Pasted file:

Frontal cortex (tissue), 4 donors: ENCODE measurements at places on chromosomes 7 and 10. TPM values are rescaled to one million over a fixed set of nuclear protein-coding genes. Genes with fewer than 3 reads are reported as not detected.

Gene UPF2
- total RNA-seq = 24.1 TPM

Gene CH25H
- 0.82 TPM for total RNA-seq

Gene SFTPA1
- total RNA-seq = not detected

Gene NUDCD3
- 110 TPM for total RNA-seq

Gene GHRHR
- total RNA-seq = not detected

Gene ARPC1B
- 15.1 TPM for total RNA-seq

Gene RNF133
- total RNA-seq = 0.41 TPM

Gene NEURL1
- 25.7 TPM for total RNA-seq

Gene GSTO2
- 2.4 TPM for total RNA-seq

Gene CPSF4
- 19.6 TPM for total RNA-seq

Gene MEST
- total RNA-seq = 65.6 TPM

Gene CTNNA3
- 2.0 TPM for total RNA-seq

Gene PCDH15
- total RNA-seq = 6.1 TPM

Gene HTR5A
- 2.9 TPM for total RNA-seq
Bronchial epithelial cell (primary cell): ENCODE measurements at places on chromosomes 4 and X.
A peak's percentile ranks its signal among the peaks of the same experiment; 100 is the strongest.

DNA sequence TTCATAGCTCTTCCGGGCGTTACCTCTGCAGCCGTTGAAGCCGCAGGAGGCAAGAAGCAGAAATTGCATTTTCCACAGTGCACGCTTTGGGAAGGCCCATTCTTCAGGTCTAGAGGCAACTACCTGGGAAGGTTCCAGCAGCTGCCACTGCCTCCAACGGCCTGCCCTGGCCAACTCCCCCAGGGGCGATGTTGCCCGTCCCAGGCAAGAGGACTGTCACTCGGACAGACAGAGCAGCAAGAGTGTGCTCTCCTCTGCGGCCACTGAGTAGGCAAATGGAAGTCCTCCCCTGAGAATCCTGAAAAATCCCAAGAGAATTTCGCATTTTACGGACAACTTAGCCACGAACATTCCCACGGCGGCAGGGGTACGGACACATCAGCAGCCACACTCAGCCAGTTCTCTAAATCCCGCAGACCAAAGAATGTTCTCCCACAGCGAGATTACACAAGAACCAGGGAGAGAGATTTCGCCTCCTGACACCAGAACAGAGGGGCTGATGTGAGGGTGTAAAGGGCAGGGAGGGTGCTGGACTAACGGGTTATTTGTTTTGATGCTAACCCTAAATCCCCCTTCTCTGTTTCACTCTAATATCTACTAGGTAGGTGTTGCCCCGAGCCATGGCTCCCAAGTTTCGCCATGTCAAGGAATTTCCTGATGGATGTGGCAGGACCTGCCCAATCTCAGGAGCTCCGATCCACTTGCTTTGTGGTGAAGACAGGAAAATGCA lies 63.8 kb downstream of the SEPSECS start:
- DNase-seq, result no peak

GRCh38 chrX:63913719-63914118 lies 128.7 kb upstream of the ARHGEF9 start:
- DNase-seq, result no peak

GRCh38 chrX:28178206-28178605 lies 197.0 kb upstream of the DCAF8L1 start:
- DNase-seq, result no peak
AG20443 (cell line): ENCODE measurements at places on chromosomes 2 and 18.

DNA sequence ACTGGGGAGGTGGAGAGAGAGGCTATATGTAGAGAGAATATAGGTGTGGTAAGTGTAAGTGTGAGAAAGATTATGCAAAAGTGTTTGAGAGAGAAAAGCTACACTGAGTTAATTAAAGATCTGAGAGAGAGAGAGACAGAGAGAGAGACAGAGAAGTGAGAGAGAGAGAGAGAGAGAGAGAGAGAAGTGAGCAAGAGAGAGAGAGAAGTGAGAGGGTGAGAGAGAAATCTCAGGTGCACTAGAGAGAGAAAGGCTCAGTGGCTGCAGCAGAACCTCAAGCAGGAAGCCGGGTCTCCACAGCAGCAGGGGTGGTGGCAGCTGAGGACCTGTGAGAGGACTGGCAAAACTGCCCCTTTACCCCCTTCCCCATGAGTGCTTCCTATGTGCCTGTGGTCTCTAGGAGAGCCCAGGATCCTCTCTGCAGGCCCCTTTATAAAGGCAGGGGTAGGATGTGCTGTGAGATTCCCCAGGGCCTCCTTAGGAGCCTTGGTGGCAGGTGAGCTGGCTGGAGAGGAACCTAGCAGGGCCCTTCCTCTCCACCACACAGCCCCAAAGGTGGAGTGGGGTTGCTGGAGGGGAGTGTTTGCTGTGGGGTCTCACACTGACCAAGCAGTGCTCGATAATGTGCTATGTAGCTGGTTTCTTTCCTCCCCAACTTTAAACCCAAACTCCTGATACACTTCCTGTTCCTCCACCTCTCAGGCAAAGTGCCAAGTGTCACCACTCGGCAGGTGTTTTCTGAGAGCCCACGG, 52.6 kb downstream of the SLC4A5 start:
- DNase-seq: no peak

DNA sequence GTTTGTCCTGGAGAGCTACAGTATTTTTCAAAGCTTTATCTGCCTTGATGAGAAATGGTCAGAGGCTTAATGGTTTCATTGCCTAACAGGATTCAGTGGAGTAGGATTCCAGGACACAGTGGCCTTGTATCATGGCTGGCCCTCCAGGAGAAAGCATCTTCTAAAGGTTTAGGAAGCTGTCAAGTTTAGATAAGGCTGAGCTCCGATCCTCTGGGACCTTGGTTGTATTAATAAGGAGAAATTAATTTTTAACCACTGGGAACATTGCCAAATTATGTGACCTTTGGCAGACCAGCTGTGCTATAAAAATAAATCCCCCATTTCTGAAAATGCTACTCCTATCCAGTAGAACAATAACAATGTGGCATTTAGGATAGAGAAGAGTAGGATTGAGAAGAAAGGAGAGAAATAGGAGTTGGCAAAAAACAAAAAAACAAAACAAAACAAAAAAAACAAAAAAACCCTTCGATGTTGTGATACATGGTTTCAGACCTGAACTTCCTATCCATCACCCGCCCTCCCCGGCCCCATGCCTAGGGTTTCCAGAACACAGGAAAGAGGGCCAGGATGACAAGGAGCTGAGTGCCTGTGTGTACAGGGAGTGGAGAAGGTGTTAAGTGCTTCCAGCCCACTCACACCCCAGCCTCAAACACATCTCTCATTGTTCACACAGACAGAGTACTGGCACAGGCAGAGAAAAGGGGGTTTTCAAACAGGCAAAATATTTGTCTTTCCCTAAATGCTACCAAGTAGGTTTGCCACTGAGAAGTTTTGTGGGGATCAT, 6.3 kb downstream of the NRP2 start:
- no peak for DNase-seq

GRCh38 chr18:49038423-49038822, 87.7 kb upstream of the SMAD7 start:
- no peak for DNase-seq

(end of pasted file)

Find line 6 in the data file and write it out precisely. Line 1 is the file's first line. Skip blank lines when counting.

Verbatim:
Gene SFTPA1